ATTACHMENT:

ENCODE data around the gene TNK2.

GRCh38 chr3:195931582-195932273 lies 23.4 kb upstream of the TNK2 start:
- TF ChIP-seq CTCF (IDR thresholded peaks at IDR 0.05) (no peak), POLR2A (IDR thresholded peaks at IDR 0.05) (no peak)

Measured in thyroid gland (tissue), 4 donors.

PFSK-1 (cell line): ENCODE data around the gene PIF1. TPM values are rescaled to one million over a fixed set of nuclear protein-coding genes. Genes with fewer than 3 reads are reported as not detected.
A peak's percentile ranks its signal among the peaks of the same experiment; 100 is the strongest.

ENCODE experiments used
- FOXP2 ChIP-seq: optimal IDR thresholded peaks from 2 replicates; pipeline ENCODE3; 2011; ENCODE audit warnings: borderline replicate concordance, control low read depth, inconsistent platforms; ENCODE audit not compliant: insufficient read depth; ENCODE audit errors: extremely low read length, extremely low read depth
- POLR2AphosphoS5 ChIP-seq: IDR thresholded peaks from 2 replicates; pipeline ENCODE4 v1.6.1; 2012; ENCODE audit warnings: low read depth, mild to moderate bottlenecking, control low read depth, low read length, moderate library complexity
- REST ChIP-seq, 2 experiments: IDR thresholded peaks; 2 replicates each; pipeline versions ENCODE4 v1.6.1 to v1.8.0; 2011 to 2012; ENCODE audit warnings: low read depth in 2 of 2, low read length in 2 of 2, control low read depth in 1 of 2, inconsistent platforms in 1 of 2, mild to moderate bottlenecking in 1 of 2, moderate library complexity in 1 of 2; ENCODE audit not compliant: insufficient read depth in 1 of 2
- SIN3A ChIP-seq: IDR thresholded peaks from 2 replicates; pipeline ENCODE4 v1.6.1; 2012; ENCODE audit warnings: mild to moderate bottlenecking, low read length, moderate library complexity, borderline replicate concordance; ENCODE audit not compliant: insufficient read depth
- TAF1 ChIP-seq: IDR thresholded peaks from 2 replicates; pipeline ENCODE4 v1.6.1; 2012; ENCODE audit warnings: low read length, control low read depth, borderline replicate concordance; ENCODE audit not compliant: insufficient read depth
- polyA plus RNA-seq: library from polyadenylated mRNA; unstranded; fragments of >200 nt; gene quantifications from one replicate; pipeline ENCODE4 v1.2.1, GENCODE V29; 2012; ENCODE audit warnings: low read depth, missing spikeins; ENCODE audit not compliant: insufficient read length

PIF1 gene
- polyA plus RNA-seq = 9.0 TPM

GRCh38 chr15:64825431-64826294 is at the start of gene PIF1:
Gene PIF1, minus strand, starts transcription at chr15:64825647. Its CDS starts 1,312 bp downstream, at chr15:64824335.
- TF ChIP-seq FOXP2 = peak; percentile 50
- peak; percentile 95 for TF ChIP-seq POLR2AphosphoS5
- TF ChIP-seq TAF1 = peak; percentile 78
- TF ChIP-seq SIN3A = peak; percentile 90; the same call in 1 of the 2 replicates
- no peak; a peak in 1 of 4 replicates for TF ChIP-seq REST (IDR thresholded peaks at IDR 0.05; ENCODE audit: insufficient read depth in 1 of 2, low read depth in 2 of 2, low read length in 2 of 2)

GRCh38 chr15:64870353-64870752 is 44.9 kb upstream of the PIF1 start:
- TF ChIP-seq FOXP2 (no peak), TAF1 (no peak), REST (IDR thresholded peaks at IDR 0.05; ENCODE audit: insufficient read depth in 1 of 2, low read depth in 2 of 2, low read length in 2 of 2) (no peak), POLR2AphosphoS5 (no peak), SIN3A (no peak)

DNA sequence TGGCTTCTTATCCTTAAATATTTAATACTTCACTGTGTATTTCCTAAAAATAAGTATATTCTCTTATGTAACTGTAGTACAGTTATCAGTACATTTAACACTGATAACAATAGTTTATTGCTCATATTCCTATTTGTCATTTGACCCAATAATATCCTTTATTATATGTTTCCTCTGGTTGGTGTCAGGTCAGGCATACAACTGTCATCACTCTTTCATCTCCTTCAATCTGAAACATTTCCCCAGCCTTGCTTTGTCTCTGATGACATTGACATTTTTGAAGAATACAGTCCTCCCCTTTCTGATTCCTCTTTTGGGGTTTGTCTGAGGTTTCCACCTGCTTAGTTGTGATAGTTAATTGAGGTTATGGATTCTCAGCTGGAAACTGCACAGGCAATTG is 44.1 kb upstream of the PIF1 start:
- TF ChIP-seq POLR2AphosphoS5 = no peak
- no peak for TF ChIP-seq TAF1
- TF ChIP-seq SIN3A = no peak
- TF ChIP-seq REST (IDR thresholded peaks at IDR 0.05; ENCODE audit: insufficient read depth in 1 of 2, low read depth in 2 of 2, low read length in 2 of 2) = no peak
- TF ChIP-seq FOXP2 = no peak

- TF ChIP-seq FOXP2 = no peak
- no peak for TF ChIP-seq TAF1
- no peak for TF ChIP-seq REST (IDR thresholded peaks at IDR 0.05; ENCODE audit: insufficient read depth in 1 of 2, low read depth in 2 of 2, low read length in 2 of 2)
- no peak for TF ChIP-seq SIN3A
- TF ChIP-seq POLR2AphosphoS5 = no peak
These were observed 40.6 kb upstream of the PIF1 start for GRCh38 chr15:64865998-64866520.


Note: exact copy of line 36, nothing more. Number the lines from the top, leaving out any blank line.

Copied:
These were observed 40.6 kb upstream of the PIF1 start for GRCh38 chr15:64865998-64866520.